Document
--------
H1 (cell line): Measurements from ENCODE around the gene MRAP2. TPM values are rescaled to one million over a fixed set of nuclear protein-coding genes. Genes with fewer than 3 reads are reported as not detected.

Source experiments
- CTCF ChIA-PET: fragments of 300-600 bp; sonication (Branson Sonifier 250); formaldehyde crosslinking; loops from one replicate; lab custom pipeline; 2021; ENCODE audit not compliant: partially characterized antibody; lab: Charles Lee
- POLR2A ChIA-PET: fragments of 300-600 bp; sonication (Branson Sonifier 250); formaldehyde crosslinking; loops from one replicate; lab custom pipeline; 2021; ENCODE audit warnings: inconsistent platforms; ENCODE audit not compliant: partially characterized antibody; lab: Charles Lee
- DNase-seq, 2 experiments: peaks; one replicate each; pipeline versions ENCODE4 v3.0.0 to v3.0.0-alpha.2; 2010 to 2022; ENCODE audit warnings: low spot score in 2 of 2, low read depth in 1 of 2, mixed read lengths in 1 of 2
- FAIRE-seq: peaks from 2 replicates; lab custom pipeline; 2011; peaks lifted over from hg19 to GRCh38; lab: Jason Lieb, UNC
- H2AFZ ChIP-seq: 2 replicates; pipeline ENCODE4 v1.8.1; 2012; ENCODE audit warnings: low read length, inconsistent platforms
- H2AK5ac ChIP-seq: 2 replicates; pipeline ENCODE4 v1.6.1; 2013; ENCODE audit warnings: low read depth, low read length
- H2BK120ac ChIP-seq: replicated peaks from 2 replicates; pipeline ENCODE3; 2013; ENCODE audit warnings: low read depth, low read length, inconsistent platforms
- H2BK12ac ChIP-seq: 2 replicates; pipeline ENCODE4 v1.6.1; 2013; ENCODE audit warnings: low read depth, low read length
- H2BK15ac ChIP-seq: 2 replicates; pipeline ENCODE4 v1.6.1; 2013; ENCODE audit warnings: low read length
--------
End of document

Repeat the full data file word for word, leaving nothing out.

H1 (cell line): Measurements from ENCODE around the gene MRAP2. TPM values are rescaled to one million over a fixed set of nuclear protein-coding genes. Genes with fewer than 3 reads are reported as not detected.

Source experiments
- CTCF ChIA-PET: fragments of 300-600 bp; sonication (Branson Sonifier 250); formaldehyde crosslinking; loops from one replicate; lab custom pipeline; 2021; ENCODE audit not compliant: partially characterized antibody; lab: Charles Lee
- POLR2A ChIA-PET: fragments of 300-600 bp; sonication (Branson Sonifier 250); formaldehyde crosslinking; loops from one replicate; lab custom pipeline; 2021; ENCODE audit warnings: inconsistent platforms; ENCODE audit not compliant: partially characterized antibody; lab: Charles Lee
- DNase-seq, 2 experiments: peaks; one replicate each; pipeline versions ENCODE4 v3.0.0 to v3.0.0-alpha.2; 2010 to 2022; ENCODE audit warnings: low spot score in 2 of 2, low read depth in 1 of 2, mixed read lengths in 1 of 2
- FAIRE-seq: peaks from 2 replicates; lab custom pipeline; 2011; peaks lifted over from hg19 to GRCh38; lab: Jason Lieb, UNC
- H2AFZ ChIP-seq: 2 replicates; pipeline ENCODE4 v1.8.1; 2012; ENCODE audit warnings: low read length, inconsistent platforms
- H2AK5ac ChIP-seq: 2 replicates; pipeline ENCODE4 v1.6.1; 2013; ENCODE audit warnings: low read depth, low read length
- H2BK120ac ChIP-seq: replicated peaks from 2 replicates; pipeline ENCODE3; 2013; ENCODE audit warnings: low read depth, low read length, inconsistent platforms
- H2BK12ac ChIP-seq: 2 replicates; pipeline ENCODE4 v1.6.1; 2013; ENCODE audit warnings: low read depth, low read length
- H2BK15ac ChIP-seq: 2 replicates; pipeline ENCODE4 v1.6.1; 2013; ENCODE audit warnings: low read length